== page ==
Little Truth

"For of him unto whom much is given much is required; and he who sins against the greater light shall receive the greater condemnation."
 
At first consideration, it’s completely reasonable.  Because it seems to fall against "sinners", and against other people.  But God would surely excuse his favoured, his chosen…. his true believers… right?  If it’s anything to us, then it’s an encouragement.  It’s a pat on the back.
 
But… no.
 
It falls against us.

 
It’s a warning, and one we ignore — all is well in Zion.
 

Every day, we heap damnation on our own shoulders.  We’re Israelites in the desert, refusing to ascend the mount and see God.  Leave it to the prophets…
 
If any of us could really obey the Gospel, this world would suddenly become much too small for us.  We’d be caught up into the sky like Elijah.
"A question was asked Joseph Smith if all would be damned, except the Latter-day Saints.  He answered, ‘Yes, and most of the Latter-day Saints [too], unless they repent and do better than they have done.’"
So much more than a clever retort, I think I see this saying fulfilled anew nearly every day I’m here at BYU.
 
Was Joseph a friend to the saints at all hazards, and no accuser?  Did he want to share the next life with them, in heaven or hell?
 
So he spoke; but what, then, is a nominal ‘Saint’, compared with a real saint?

"…Even the Saints are slow to understand.
 
"I have tried for a number of years to get the minds of the Saints prepared to receive the things of God; but we frequently see [that] some of them, after suffering all they have for the work of God, will fly to pieces like glass as soon as anything comes that is contrary to their traditions: they cannot stand the fire at all. How many will be able to abide a celestial law, and go through and receive their exaltation, I am unable to say, as many are called, but few are chosen."

Does dipping below the waterline at the hands of a holy man turn a sinner holy, no matter what else he does?  Or what power enters the bread and water by prayer, that all who partake think they have earned the permanent favour and indulgence of God?  Jesus once passively pronounced a future woe to those of us who pretend so:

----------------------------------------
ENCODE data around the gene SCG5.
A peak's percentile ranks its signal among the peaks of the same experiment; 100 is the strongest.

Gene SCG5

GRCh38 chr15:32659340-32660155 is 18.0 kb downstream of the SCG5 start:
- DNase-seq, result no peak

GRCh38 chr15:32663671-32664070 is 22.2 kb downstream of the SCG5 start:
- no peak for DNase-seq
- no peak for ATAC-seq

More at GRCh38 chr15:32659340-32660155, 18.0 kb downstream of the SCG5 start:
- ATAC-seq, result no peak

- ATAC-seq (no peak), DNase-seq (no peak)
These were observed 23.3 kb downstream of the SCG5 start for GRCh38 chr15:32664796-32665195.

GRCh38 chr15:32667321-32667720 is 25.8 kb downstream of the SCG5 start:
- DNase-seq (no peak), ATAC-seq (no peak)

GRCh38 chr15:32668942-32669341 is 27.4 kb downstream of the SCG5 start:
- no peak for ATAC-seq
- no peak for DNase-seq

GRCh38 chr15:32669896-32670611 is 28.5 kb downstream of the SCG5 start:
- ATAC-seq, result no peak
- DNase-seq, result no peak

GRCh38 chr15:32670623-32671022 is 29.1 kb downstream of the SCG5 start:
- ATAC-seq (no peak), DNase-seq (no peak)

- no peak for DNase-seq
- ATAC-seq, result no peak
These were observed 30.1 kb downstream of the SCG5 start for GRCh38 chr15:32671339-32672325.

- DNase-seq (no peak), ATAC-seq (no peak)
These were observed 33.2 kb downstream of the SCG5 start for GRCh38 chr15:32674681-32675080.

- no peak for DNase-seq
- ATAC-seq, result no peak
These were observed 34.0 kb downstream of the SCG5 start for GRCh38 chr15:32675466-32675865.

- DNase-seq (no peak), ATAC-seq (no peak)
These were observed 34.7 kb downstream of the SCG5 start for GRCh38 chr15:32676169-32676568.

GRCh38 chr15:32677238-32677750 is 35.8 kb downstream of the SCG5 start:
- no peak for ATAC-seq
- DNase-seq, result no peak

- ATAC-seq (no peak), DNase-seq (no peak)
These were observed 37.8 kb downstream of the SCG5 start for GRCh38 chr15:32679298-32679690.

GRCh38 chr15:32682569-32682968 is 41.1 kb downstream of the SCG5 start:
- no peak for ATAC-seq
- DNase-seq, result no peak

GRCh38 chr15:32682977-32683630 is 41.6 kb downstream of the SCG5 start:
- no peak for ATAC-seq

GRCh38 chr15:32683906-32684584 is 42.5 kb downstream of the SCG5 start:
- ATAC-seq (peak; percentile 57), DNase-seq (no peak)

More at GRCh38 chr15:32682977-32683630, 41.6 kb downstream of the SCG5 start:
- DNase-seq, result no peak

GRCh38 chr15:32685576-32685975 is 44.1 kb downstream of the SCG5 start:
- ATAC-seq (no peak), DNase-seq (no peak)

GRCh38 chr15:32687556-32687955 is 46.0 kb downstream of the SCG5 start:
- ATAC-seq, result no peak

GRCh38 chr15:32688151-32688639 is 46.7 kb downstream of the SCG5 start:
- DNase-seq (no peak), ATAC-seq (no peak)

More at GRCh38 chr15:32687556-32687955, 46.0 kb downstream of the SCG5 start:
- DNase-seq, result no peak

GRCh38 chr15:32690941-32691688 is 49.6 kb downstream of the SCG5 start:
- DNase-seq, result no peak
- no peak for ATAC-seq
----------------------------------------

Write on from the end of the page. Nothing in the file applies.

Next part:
"…Whoso eateth and drinketh my flesh and blood unworthily eateth and drinketh damnation to his soul…"
What is damnation?  It’s much more than we think.  So described the revelation:
"…They are bodies terrestrial, and not bodies celestial."
 
"…They obtain not the crown over the kingdom of our God."
Who?
"These are they who are honorable men of the earth…"
Then good people are damned — why?  Because their hearts honour one truth but betray the next truth.  And though a man saves the lives of a hundred, and yet murders one innocent, he remains a murderer.  Who would dare mention his good or praise him, lest that innocent blood cry out against them too?
 
So, we’re not murderers, even by figuration.  We’ve lived a celestial law, celestial enough.  What else is damnation?
"…They cannot be enlarged, but remain separately and singly, without exaltation…"
 
"If he does not [enter into this order]… he cannot obtain [the highest degree of celestial glory]."
Who?
"…Angels [who] did not abide my law…"
If, then, God spares not the angels that sin, who occupy the highest heaven and yet are damned… and if God spares not the natural branches, though they are born in the covenant…
 
…Then we should take heed, and be no more high-minded.  We think we keep the whole law, yet we offend in many points.
 
On what grounds are we damned?  In what way do we repel the light of heaven that penetrates the whole earth beneath us, and all creation besides us?
 
Little things, that’s all.  Stuff that "won’t keep us out of the temple".
 
What did Jesus advise?
"Master, which is the great commandment in the law?  Jesus said unto him, Thou shalt love the Lord thy God with all thy heart… and… Thou shalt love thy neighbour as thyself."
 
"Therefore all things whatsoever ye would that men should do to you, do ye even so to them: for this is the law and the prophets.  Enter ye in at the strait gate… because strait is the gate, and narrow is the way, which leadeth unto life, and few there be that find it."
In what ways do we flout these laws daily, to the offense of the heaven that cannot endure such arrogance, and to the delight of the other heavens that give place to crookedness?